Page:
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Elevated blood pressure associated with cognitive decline in elderly

Cognitive decline, dementia, and mortality can be reduced by blood pressure control


Key points from article :

Blood pressure associated with cognitive decline, dementia, and mortality- research by Dr. Wuxiang Xie and colleagues.

Two cohorts: the English Longitudinal Study of Ageing (ELSA) and the Health and Retirement Study (HRS) included.

ELSA cohort was 55.2% female, and the HRS cohort was 59.8% female, with an average age of 63.5 years.

Blood pressure was collected at three different study visits for the ELSA cohort and at two different visits for the HRS cohort.

Higher systolic and pulse pressures were associated with increased global cognitive decline, and diastolic blood pressure was inversely associated with cognitive decline.

Increased systolic blood pressure and pulse pressure were associated with an increased risk of dementia; an inverse association was shown with diastolic blood pressure.

A level of above approximately 80 mm Hg showed no benefit in either cohort.

Higher pulse pressure was associated with higher mortality rates in both cohorts; inverse association between cumulative diastolic blood pressure and mortality.

Authors note that it is worthwhile to track pulse pressure over time.

Results of this study regarding diastolic pressure differ from the CARDIA study done in younger adults. 

Atrial stiffness and left ventricular hypertrophy can occur with consistently elevated blood pressure and lead to lower diastolic pressure.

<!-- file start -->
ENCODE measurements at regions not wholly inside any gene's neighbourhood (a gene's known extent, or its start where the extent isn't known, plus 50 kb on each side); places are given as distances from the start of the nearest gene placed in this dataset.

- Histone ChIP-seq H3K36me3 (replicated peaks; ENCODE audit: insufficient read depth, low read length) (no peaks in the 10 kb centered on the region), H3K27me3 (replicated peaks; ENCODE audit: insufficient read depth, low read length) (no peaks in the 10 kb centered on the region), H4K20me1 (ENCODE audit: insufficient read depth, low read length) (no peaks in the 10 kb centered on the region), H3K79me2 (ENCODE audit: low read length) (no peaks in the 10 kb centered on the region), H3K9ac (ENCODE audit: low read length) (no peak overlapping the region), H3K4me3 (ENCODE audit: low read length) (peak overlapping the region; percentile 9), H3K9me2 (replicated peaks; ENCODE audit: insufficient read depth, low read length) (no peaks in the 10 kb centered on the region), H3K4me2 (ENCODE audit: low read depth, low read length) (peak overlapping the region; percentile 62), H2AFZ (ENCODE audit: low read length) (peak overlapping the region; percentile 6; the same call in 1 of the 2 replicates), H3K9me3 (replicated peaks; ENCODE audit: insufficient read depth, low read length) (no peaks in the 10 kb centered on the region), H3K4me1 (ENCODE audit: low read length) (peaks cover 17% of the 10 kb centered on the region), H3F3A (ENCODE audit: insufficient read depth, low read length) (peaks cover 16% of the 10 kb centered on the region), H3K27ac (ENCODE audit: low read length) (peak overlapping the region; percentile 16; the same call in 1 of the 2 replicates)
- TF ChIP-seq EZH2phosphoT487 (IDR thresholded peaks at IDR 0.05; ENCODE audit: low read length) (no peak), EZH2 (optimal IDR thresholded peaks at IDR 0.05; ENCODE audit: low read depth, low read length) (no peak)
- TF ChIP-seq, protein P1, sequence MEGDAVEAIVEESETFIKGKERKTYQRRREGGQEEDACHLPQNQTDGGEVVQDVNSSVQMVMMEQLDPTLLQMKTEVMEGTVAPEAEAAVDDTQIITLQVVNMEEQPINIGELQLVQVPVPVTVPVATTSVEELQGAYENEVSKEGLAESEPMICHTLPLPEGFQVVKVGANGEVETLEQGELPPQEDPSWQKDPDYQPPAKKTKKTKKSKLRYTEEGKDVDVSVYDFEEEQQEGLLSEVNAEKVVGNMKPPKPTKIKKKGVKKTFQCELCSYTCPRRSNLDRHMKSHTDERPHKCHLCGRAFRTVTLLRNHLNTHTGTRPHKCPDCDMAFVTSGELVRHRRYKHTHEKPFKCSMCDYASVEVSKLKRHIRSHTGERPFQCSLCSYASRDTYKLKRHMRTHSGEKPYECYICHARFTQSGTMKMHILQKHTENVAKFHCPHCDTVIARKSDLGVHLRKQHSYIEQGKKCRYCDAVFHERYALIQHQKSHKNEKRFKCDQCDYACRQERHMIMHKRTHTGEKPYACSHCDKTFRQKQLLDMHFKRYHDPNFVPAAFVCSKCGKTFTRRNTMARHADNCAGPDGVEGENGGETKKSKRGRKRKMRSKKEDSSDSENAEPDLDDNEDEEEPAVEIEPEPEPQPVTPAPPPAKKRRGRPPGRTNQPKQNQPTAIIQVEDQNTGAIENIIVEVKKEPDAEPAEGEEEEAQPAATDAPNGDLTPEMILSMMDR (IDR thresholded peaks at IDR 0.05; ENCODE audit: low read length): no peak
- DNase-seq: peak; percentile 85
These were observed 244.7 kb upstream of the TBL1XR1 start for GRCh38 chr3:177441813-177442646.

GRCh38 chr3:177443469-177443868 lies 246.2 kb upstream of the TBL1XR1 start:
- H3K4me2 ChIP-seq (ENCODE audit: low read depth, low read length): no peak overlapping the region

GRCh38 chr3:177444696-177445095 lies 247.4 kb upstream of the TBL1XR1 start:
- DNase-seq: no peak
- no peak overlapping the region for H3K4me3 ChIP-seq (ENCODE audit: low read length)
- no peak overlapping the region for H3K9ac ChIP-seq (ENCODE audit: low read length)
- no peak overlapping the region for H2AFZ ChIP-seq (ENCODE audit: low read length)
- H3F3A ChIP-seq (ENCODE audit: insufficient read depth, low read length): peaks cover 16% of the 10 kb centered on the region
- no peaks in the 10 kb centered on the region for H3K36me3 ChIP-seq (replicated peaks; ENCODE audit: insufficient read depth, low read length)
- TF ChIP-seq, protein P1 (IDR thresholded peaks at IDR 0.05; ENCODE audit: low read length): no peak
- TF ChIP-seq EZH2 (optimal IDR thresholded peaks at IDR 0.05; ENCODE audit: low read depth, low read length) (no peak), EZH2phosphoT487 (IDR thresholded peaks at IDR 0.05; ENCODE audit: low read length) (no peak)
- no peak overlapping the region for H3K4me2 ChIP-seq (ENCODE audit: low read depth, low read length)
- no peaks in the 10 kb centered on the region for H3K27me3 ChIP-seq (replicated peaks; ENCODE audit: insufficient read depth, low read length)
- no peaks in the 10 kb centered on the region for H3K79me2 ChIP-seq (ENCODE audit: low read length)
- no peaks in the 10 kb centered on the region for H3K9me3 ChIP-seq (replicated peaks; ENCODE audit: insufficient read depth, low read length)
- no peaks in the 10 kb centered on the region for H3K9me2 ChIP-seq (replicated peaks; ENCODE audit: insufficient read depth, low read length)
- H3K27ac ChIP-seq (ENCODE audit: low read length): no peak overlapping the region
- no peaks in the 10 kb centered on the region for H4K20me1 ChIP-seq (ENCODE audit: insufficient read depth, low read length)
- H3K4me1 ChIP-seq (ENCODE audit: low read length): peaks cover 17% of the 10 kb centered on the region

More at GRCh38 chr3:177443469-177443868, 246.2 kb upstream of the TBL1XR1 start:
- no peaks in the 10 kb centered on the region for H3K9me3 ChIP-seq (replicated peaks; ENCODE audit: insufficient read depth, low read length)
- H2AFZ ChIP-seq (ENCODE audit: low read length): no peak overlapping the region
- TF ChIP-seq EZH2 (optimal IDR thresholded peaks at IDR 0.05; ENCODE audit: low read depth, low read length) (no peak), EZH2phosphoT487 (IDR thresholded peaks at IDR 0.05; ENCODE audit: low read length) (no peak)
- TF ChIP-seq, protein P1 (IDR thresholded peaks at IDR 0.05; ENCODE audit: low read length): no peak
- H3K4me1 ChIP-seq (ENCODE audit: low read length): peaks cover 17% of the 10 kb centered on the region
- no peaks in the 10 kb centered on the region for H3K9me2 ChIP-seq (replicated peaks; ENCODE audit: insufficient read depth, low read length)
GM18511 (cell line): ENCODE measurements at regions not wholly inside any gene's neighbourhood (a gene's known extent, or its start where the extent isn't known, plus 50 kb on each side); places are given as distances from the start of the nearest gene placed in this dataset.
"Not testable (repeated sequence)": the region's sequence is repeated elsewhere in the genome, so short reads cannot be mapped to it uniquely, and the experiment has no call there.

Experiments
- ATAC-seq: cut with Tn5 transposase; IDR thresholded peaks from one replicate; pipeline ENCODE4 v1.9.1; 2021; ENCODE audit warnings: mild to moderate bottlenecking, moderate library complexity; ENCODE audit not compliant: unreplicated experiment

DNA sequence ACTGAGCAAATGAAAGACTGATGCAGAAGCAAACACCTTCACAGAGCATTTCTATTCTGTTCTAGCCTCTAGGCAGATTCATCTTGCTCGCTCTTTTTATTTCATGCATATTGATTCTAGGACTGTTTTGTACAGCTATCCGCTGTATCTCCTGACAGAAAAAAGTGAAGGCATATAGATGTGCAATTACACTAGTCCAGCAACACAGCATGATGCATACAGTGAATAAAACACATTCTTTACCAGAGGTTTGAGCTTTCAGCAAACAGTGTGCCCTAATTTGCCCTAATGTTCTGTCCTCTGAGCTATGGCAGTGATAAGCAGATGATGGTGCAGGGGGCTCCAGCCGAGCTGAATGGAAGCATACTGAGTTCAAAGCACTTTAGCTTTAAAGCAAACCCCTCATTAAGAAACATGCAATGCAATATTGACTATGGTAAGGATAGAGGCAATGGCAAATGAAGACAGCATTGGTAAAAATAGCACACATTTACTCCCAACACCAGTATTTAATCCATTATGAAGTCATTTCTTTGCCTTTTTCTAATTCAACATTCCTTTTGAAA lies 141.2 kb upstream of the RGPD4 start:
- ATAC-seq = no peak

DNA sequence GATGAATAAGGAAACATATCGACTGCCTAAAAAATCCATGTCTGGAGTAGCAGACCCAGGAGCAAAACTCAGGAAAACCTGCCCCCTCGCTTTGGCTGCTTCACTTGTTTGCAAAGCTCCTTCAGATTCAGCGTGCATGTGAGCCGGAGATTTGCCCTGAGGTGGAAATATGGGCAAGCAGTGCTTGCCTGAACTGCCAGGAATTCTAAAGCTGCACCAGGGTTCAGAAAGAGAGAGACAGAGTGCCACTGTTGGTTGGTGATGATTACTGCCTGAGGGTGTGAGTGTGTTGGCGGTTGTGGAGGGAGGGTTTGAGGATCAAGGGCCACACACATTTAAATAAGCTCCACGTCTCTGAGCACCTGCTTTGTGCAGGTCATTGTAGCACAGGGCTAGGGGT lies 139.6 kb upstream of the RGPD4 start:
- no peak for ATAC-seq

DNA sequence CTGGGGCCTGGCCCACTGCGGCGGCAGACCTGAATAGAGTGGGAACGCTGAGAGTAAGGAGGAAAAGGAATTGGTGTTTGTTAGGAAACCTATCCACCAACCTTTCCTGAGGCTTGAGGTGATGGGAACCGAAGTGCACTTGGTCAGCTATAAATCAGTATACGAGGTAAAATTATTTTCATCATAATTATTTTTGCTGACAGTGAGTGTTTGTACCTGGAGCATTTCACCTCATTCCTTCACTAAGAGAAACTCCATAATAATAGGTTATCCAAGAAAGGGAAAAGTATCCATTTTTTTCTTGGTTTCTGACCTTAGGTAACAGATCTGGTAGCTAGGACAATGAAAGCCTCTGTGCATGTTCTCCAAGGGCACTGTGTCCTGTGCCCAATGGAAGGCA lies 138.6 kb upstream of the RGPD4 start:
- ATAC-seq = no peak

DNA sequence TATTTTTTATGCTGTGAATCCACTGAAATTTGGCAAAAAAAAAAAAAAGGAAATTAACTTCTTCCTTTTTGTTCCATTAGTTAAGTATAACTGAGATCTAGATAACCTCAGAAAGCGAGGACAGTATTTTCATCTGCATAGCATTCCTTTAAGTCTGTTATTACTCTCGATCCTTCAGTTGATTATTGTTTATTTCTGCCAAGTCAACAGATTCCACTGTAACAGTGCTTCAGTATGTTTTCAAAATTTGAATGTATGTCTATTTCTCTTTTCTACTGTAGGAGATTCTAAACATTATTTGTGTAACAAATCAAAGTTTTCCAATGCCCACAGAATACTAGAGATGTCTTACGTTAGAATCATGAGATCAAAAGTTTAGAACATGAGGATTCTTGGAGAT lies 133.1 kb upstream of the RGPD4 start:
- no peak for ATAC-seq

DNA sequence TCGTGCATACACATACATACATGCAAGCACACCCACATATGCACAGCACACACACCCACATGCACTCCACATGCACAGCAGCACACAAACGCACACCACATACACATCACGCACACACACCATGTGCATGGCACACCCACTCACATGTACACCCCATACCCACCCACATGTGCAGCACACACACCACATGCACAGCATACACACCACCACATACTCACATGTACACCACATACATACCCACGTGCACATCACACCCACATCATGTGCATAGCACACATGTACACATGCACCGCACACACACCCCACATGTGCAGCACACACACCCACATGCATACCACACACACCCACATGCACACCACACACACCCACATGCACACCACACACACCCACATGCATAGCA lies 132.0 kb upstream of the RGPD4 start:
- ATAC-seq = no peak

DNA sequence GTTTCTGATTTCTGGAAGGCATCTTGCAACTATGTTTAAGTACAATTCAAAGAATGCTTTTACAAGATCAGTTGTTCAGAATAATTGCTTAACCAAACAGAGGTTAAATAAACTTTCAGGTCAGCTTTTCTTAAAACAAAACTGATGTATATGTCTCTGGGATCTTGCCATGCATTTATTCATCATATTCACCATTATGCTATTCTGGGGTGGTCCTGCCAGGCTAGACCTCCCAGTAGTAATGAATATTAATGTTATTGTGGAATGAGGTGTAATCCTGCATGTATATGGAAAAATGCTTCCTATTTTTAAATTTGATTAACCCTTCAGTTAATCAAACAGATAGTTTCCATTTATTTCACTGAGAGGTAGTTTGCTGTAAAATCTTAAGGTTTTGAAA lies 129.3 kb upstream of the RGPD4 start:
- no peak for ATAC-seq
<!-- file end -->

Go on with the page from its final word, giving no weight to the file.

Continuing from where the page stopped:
Results may not be applicable to all demographic groups, as participants from both cohorts were predominately white.

Some of the cognitive tasks may have lacked sensitivity in detecting small cognitive changes.

Discrepancies between measurements of executive function may have affected the total cognition results between cohorts.

Due to the observational nature of this study, causal relationships cannot be determined.

"In middle-aged and older individuals, efforts may be required to control long-term systolic blood pressure and simultaneously maintain adequate diastolic blood pressure."

"Controlling long-term pulse pressure could be beneficial to both neurocognition and longevity." 

A study published in the Journal of the American College of Cardiology

Mentioned in this article:

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Journal of the American College of Cardiology (JACC)

Scientific Journal providing information about cardiovascular diesases.

Wuxiang Xie

Associate Professor in Clinical Research Institute at Peking University Health Science Center, Beijing, China

Topics mentioned on this page:
Blood Pressure, Mental Health